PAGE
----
Cod liver oil
It is an oil derived from the liver of the Gadus morrhua, and ranging in color, according to the method of its preparation, from pale straw to dark brown. Cod, Codling, Scrod cod, Markets, Steakers
- WEIGHT - Up to 77 pounds
- LIFESPAN - More than 20 years
- LENGTH - Up to 51 inches
- REGION IN US - New England/Mid-Atlantic, Southeast
Historically, cod was so abundant off New England that early explorers named Cape Cod for the fish. Furthermore, Gloucester was established by a colonial charter issued to profit from cod fishing, and a painted “sacred cod” carved from pine has hung in the Massachusetts state house since 1784 as a symbol of prosperity.
Where They Live
Pacific cod are found in the coastal North Pacific Ocean, from the Bering Sea to Southern California in the east and to the Sea of Japan in the west. They are less common in Central California and are rare in Southern California.
Due to high fishing pressure throughout the latter part of the 20th century, there are fewer fish in the U.S. stocks of Atlantic cod than the average for the past four decades.
Cod as food
Cod is a popular seafood item with its mild flavour and a dense, flaky white flesh. Young Atlantic cod or haddock prepared in strips for cooking is called scrod. Cod's soft liver can be canned or fermented into cod liver oil, providing an excellent source of vitamin A, vitamin D, vitamin E and omega-3 fatty acids (EPA and DHA).
|Nutritional value per 100 g (3.5 oz)|
|Energy||469 kJ (112 kcal)|
|Dietary fiber||0.0 g|
|Pantothenic acid (B5)|
|†Percentages are roughly approximated using US recommendations for adults. |
Source: USDA Nutrient Database
With zero carbs, cod is rated highly on the W8MD ketometer scale.
Keto scale Cod
- Lower the number, better it is on a keto or low carb diet
- Net carbs is calculated by total carbohydrates minus fiber
Also see carb counter
The following section is adapted from Wikipedia
|Ackee and saltfish||Jamaica||Salt cod sautéed with boiled ackee, onions, Scotch Bonnet peppers (optional), tomatoes, and spices, such as black pepper and pimiento. It can be garnished with crisp bacon and fresh tomatoes, and is usually served as breakfast or dinner alongside breadfruit, hard dough bread, dumplings, fried plantain, or bogreen bananas. Jamaica's national dish.|
|Bacalaíto||Puerto Rico and Dominican Republic||Salt cod fritters filled with minced cod fish and garnished with cilantro, tomatoes and onions. A traditional snack typically eaten with an entire meal. Bacalaítos are served at the beach, cuchifritos, and at festivals. They are crisp on the outside and dense and chewy in the inside.|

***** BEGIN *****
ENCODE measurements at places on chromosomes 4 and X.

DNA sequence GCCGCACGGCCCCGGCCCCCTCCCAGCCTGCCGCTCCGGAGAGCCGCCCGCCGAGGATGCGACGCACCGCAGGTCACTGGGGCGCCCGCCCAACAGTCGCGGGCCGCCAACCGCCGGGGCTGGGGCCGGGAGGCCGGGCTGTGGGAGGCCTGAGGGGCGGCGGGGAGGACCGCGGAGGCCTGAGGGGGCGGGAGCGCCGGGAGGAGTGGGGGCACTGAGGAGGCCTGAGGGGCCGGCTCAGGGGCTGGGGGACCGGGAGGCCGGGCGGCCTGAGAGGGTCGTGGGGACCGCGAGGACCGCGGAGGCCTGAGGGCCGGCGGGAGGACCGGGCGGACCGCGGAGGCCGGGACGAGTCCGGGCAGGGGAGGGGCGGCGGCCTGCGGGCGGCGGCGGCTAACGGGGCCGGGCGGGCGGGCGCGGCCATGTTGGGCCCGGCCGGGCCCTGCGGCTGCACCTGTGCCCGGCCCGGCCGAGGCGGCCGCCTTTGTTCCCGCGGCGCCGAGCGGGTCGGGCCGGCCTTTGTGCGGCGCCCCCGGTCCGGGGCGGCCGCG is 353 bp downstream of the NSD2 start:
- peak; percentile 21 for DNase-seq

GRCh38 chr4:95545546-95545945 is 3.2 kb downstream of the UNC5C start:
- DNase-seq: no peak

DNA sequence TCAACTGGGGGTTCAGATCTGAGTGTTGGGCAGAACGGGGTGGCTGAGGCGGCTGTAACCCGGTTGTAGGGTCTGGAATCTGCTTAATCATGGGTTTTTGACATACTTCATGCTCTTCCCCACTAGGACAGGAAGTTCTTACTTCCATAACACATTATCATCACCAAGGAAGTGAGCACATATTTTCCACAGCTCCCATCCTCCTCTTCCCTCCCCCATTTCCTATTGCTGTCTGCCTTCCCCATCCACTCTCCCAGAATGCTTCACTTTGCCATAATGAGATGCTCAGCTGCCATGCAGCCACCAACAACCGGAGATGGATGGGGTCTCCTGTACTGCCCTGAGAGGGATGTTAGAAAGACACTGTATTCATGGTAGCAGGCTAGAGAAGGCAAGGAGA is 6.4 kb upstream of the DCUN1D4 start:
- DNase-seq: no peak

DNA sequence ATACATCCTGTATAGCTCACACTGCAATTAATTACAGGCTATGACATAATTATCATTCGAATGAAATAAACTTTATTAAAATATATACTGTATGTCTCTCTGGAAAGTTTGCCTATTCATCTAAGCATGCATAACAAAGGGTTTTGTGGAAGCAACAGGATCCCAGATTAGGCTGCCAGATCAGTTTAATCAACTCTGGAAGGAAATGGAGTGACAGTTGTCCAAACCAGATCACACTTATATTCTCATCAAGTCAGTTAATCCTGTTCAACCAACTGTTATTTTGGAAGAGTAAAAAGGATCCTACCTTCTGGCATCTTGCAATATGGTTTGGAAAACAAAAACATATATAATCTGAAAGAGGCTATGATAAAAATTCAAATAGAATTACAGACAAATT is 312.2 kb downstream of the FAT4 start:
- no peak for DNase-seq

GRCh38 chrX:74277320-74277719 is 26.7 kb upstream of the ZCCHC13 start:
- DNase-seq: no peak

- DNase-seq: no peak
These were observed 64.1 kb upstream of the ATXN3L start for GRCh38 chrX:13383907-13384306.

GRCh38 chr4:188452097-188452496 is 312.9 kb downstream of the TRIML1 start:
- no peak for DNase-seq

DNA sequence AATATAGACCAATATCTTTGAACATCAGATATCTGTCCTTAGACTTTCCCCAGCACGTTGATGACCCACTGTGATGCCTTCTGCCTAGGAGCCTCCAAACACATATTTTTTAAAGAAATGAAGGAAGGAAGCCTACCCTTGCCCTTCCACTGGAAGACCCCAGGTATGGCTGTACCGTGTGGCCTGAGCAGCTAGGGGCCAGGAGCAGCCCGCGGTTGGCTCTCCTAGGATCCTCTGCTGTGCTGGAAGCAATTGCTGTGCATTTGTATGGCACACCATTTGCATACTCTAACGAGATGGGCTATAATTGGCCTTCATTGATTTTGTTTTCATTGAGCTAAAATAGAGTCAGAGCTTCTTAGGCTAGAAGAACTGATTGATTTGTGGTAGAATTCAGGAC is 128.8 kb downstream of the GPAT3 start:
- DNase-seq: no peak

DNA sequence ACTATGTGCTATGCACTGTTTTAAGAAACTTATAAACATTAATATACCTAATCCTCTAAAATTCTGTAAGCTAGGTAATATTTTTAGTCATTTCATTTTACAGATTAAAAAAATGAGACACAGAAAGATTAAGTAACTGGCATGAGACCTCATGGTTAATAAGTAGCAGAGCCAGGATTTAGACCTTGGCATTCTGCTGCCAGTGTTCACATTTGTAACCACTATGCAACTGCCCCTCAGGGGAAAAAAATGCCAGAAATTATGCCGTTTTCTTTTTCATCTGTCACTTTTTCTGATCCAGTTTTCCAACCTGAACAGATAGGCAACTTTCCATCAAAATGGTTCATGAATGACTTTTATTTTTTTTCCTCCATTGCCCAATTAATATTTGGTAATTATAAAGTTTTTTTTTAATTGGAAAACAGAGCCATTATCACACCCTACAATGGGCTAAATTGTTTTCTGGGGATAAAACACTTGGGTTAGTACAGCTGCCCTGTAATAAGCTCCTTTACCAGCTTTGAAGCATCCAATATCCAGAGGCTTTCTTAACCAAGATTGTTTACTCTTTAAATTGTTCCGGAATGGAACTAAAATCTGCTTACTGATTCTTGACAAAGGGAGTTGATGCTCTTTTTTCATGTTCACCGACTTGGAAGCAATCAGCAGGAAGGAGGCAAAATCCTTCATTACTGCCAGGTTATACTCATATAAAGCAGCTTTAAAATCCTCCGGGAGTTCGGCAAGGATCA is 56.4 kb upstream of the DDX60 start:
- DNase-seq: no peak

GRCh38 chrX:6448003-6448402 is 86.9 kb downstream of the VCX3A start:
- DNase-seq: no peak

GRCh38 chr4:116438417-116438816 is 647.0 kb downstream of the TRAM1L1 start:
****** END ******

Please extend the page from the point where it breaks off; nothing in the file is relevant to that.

|Scotland and Orkney||
Made with speldings, young fish of the family Gadidae such as cod, haddock or whiting. The name is a derivative of cabillaud, the French name for cod. Other ingredients include parsley, horseradish and mashed potato. The sauce is made with butter, flour, milk, hard-boiled eggs, and nutmeg. Alternate versions outside the traditional version's only difference are usually an addition of more spices.
|Bacalhau à Brás||Portugal||Made with eggs, onions thinly sliced, potatoes in matchstick-size, salt codfish, soaked, minced garlic clove, extra virgin olive oil, bunch fresh parsley, chopped black Portuguese olives, salt and pepper.|
|Crappit heid||Scotland||(English: stuffed head). Can be traced to the fishing communities of the North, Hebrides and North-Eastern Scotland in the eighteenth century. In a time when money was scarce, the more expensive fillets of fish, such as cod or haddock would be sold to market but the offal and less attractive parts were retained by the fisherfolk for the pot.|
|Cullen skink||Scotland||Thick soup made of smoked haddock, potatoes and onions. An authentic cullen skink will use finnan haddie, but it may be prepared with any other undyed smoked haddock. The soup is often served as a starter at formal Scottish dinners. It has been described as "smokier and more assertive than American chowder and heartier than classical French bisque".|
|Fish and brewis||Newfoundland||Consists of cod and hard bread or hard tack. With the abundance of cod around the coasts of Newfoundland and Labrador it became synonymous with many Newfoundland households as a delicacy to be served as a main meal. salt fish is soaked in water overnight to reduce the salt content. The hard bread is broken into bite-size pieces, and is also soaked in water overnight. The next day, the fish and hard bread are boiled separately until tender, and then both are served together. The traditional meal is served with scrunchions, salted pork fat which has been cut into small pieces and fried. Both the rendered fat and the liquid fat are then drizzled over the fish and hard bread.|
|Fish ball||Widespread||Usually made from a white fish, such as cod or haddock|
|Fishcake||British||Similar to a croquette, consisting of a filleted fish and potato patty sometimes coated in breadcrumbs or batter, and fried. Salted cod is traditionally used as a filling, though since cod stocks have become depleted other varieties of white fish are used, such as haddock or whiting. The fishcake has been seen as a way of using up leftovers that might otherwise be thrown away. In Mrs Beeton's 19th century publication Book of Household Management, her recipe for fishcakes calls for "leftover fish" and "cold potatoes".|
|Traditional Grimsby smoked fish||120px|